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The Russian Academy of Magic is a colossal onion-domed structure drifting aimlessly across the surface of Lake Baikal brought to existence using centuries of levitation charms perfected by a group of Russian witches experimenting with portable floating ice rinks. Self-heating fur scarves are all the rage amongst students and professors alike, although they have been known to overheat from time to time, leading to mild cases of heat stroke. When traditional Quidditch games become dull, players would discard their brooms for skates and duke it out on the frozen surface of the lake.

Russia’s past is rife with the loss and alteration of recorded history. Government, forced illiteracy, war, communism. Its stories are a patchwork of translated letters and oral tradition. Thus the Russian Academy of Magic prides itself on its specialization in recovering and preserving information. Never again will Russian witches and wizards allow their people to be robbed of their stories.

Graduates of the academy can restore the smallest scrap of document to its original form by drawing on the energy of the writer (because writing is, the school teaches, a form of low level charming in which part of the person’s life is imprinted on the object, and this applies to many arts. Even cooking. Coincidentally, Russians are experts in detecting poisons by this same method). Students practice the art of remembering. Graduates can pull memories long forgotten, help amnesia patients, and are masters of painless interrogation. Russian witches and wizards often prove themselves the most intelligent people in the room by a combination of their memorization techniques and pure determination.

As their final test, each student is given a small box they must open. The needed information is hidden within the school, and they must use their training to determine where it is hidden and how to extract it (for instance, it might be hidden in the mind of a friend, a sequence of dreams that must be remembered, they might need to locate a number of ingredients for a potion, it might be a riddle, or the information is held by a person whose identity they must determine). This proves their resourcefulness, ability to think outside the box, and the quality of their training.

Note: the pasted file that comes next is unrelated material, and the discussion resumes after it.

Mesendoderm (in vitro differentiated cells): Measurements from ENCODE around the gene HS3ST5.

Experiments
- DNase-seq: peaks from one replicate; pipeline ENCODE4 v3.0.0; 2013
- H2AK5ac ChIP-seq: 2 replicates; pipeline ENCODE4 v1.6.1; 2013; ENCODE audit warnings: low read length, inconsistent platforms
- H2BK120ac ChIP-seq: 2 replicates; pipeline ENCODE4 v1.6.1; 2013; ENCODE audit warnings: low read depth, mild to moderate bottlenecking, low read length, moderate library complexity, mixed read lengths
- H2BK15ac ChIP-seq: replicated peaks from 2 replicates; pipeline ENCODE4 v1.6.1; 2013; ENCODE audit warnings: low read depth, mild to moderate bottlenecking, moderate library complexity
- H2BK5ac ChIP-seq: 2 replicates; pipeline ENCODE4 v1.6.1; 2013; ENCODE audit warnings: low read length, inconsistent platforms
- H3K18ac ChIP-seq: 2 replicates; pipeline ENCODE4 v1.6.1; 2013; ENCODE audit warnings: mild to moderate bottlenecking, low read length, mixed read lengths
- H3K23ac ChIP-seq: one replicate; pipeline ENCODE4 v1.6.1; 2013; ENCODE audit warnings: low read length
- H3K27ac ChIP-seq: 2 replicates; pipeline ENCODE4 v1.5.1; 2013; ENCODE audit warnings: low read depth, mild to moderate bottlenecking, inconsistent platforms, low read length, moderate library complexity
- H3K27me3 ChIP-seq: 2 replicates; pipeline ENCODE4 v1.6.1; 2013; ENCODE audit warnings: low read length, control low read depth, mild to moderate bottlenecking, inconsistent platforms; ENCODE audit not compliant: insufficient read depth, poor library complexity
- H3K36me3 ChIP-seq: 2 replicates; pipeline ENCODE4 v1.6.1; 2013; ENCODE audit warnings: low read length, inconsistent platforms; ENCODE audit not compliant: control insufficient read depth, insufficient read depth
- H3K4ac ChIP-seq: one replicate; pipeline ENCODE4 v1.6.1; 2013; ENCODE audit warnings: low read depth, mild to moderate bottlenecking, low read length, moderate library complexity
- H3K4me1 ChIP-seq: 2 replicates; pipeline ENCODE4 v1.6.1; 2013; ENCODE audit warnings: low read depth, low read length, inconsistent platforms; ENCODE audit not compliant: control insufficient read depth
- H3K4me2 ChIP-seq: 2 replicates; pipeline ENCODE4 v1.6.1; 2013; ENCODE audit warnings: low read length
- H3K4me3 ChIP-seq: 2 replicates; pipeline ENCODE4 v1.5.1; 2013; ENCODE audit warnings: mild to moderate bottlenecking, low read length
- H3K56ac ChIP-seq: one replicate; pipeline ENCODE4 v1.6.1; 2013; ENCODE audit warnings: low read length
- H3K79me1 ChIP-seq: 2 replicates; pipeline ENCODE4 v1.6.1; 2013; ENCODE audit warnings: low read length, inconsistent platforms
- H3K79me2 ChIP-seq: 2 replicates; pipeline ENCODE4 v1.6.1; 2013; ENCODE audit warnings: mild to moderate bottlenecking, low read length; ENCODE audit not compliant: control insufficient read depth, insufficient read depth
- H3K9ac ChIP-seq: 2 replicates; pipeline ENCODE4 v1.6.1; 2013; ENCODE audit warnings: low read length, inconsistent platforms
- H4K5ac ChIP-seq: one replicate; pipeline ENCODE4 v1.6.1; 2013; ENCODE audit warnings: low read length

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like tbh i feel like my problem with the “dark and gritty!!” trend in modern stories is this

there’s this idea in our culture that cynicism is realistic? that only children believe in happy endings, that people are ultimately selfish and greedy and seeing with clear eyes means seeing the world as an awful place

that idealism is— easy, i guess. butterflies and sunshine and love are easy things to have in your head.

but i’ve known since i was fifteen that idealism— faith in humanity— optimism— is the most difficult thing in the entire world.

i constantly struggle to have faith in humanity, because it’s really, really easy to lose it. it’s easy to look at the news and go “what were you expecting? of course humans behave this way.” it’s easy to see the world and go “ugh, there’s no hope there.” and the years when i believed that were easy. miserable— but easy.

it is hard work to see the good in people. it is hard work to hope. it is hard work to keep faith and love and joy and appreciation for beauty in my daily life.

and when moviemakers and tv producers and writers go “omg!!! all characters are selfish and act poorly and don’t love each other, nothing ever happens that is happy or good, that’s so much more realistic, that’s so much more adult”

no, it’s not

it’s childish.

it’s the most childish thing i can imagine.

9 hours ago · via · source · with 35,595 notes

Harry Lloyd by Arved Colvin-Smith [x]

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My anaconda will consider it

My anaconda has, upon review of the information presented with it’s partners, decided that it, in fact, does not. My anaconda apologizes for any inconvenience this may cause and thanks you for your time.

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Growth spurts. That’s all we ever wanted.

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A$AP Rocky & Chanel Iman for Vogue September 2014

They look so good 

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"Since she’s been single, Swift has been acquiring girlfriends with the fervor she once devoted to landing guys. (For instance: Two years ago she told Vogue she wanted to be friends with Kloss; now they’re going to the gym together and taking road trips to Big Sur.) Swift says this is another byproduct of being single. “When your number-one priority is getting a boyfriend, you’re more inclined to see a beautiful girl and think, ‘Oh, she’s gonna get that hot guy I wish I was dating,’” she says. “But when you’re not boyfriend-shopping, you’re able to step back and see other girls who are killing it and think, ‘God, I want to be around her.’” As an example, she cites her pal Lorde, whom she calls Ella. “It’s like this blazing bonfire,” Swift says. “You can either be afraid of it because it’s so powerful and strong, or you can go stand near it, because it’s fun and it makes you brighter.”

"One thing I do believe as a feminist is that, in order for us to have gender equality, we have to stop making it a girl fight. And we have to stop being so interested in girls trying to tear each other down. It has to be about cheering each other on as women. And that’s just how I feel about it.”

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Café Kiss, by Ron Hicks

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